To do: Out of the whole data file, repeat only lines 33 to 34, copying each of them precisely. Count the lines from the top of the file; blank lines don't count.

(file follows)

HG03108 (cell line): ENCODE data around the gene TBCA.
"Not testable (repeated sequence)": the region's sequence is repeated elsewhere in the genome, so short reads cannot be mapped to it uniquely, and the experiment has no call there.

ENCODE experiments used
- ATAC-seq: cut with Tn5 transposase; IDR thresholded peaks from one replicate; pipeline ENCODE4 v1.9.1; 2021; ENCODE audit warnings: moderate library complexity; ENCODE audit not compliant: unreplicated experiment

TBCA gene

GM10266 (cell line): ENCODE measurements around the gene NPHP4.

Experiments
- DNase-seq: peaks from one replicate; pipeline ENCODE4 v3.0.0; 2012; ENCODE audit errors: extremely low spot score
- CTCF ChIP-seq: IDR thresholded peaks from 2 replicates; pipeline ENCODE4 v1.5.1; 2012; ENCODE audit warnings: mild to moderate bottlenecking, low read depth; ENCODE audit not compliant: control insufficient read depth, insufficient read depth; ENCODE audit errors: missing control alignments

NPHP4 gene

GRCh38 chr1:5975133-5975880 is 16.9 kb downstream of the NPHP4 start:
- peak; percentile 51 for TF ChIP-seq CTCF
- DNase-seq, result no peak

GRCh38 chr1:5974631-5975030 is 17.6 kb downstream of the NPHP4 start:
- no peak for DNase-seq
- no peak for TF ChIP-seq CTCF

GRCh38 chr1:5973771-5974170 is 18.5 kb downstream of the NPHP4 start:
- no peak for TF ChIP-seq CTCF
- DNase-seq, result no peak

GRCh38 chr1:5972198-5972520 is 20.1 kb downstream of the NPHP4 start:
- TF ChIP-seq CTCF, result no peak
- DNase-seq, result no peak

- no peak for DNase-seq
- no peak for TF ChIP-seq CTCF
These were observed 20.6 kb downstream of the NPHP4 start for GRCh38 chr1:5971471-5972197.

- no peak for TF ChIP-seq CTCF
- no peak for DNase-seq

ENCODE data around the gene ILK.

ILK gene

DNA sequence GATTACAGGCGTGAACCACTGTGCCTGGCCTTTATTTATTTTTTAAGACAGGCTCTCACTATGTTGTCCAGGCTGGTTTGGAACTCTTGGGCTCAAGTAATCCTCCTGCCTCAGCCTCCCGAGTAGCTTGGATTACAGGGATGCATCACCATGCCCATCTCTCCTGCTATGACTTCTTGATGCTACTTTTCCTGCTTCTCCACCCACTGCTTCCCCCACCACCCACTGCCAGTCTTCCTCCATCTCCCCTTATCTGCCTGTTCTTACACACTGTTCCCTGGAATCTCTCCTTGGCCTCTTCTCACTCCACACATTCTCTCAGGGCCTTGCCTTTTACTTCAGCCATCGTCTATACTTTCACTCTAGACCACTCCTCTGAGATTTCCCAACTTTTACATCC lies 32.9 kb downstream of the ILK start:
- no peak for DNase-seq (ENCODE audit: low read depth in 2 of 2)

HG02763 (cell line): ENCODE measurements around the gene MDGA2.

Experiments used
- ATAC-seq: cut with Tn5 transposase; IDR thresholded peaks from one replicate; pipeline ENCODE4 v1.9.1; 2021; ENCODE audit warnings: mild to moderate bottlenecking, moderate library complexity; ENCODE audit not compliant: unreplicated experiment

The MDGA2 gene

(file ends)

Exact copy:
Experiments used
- ATAC-seq: cut with Tn5 transposase; IDR thresholded peaks from one replicate; pipeline ENCODE4 v1.9.1; 2021; ENCODE audit warnings: mild to moderate bottlenecking, moderate library complexity; ENCODE audit not compliant: unreplicated experiment